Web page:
Visual artist Amber Fletschock’s sophisticatedly dense pieces masquerade as digital art.
Wielding a craft knife and stacks of magazines, Amber Fletschock cuts modern collages from contemporary times but creates works deeply reflective of the natural world. Sprinkled about pages of cooking and fashion spreads are the sources of inspiration and building blocks for her highly layered and elegant collage works. Upon initial glance, they read like digital art, but a shrewder inspection reveals how each work is the collaboration of tiny unrelated pieces—the work of Fletschock's intuitive eye. Her purpose when creating each piece is to offer insight into and temper with nature the grand, cacophonous "abundance of modern times," as the artist describes in a statement.
The artist, who resides in Minnesota and is represented by Ecce Gallery in nearby Fargo, North Dakota, reveals that she knew, since she five years old, that she would be an artist. In a video published by Prairie Public Broadcasting, Fletschock shares how her mother, a school teacher and artistic spirit, was a constant promoter of using her imagination, encouraging her to use her hands to make original creations.
Within the 4,000 square foot gallery space of Ecce Gallery, Fletschock has shown one of her more expansive collage works, which takes the form of a curtain-like installation comprised of multiple patterned paper strips that appear black from the outside. The 2014 piece was a celebrated exhibit for the gallery and also represented a sensitive period of Fleschock's life after the artist's mother passed away.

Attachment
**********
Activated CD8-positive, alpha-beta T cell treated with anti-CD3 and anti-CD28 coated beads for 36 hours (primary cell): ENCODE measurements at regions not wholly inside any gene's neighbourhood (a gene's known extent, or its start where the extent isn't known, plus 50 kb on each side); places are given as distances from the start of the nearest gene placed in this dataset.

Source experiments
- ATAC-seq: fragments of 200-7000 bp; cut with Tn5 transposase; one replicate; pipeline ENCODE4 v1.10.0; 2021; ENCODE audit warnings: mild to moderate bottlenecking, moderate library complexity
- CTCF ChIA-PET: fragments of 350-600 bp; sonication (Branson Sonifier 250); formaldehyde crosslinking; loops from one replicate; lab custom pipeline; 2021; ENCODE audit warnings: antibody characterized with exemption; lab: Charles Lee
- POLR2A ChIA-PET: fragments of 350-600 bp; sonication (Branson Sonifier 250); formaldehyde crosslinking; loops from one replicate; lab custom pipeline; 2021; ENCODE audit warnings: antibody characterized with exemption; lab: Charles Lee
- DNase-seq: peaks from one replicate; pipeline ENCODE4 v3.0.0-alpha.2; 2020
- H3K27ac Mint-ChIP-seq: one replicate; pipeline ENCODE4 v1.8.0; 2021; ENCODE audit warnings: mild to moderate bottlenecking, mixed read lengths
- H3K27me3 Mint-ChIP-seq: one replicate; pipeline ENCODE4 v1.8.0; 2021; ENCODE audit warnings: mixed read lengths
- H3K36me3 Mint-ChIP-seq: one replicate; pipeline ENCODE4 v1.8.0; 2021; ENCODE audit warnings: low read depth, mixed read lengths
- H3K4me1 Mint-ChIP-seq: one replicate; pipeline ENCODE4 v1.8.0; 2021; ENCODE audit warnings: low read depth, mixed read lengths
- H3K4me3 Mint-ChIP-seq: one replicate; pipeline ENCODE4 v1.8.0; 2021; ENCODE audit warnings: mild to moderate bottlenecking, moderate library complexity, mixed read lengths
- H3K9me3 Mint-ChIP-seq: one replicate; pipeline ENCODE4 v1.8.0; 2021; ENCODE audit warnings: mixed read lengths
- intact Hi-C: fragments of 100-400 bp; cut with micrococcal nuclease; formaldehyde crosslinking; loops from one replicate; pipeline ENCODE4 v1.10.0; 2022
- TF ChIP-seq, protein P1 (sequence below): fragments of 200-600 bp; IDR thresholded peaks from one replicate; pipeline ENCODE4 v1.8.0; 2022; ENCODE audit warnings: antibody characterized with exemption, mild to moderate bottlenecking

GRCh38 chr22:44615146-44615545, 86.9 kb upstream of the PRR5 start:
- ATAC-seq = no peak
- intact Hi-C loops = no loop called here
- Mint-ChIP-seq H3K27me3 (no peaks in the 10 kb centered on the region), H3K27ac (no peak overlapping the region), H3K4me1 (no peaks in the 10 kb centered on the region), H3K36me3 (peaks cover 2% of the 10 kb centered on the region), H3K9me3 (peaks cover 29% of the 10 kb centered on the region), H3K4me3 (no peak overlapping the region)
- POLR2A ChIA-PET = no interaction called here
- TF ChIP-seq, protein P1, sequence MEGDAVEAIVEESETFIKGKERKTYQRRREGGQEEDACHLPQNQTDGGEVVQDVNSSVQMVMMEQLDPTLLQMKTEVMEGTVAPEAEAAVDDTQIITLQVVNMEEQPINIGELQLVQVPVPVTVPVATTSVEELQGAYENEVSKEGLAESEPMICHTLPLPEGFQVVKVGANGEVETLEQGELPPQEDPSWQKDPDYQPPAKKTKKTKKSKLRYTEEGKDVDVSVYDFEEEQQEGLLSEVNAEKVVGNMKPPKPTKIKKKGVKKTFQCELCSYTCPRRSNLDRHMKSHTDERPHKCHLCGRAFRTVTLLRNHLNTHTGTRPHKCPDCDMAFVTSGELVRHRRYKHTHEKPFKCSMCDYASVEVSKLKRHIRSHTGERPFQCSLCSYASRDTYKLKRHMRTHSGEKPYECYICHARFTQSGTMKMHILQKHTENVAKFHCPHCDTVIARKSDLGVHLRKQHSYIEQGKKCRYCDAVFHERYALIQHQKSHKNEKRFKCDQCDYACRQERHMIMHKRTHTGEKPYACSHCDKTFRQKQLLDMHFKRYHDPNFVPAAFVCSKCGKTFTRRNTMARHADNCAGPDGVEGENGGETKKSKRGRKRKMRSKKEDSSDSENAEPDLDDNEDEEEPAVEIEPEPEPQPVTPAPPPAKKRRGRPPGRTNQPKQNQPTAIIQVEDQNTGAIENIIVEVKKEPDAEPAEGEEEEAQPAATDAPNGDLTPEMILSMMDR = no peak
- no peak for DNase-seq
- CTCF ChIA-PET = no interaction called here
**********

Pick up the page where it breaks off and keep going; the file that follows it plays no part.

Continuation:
Mark Weiler, founder and director of Ecce Gallery, describes Fletschock's impeccably constructed works, "One thing her works does really well, is that [they] are able to present all these pieces on paper you're familiar with on a daily basis, but when she puts them together in these maelstroms and collages, you're able to enter and continually explore this other universe.""Many people when they approach her [two-dimensional] frame pieces," continues Weiler, "they see them as digital cut-outs, because the process is done in such a pristine way. There's sometimes hidden messages and hidden charms that people can explore visually that previously to that they never thought about."
Fletschock's work reflects an eye for proportions. In her often dense designs, nothing feels too weighed down by an overwhelming amount of imagery. Her early experimentation with concentrating on forming smaller collages helped the artist solidify her preferences. Her intricate development of each collage involves "a constant building and sometimes destroying and having to starting all over again," she explains. "It's all very fluid. I'm always learning along the way."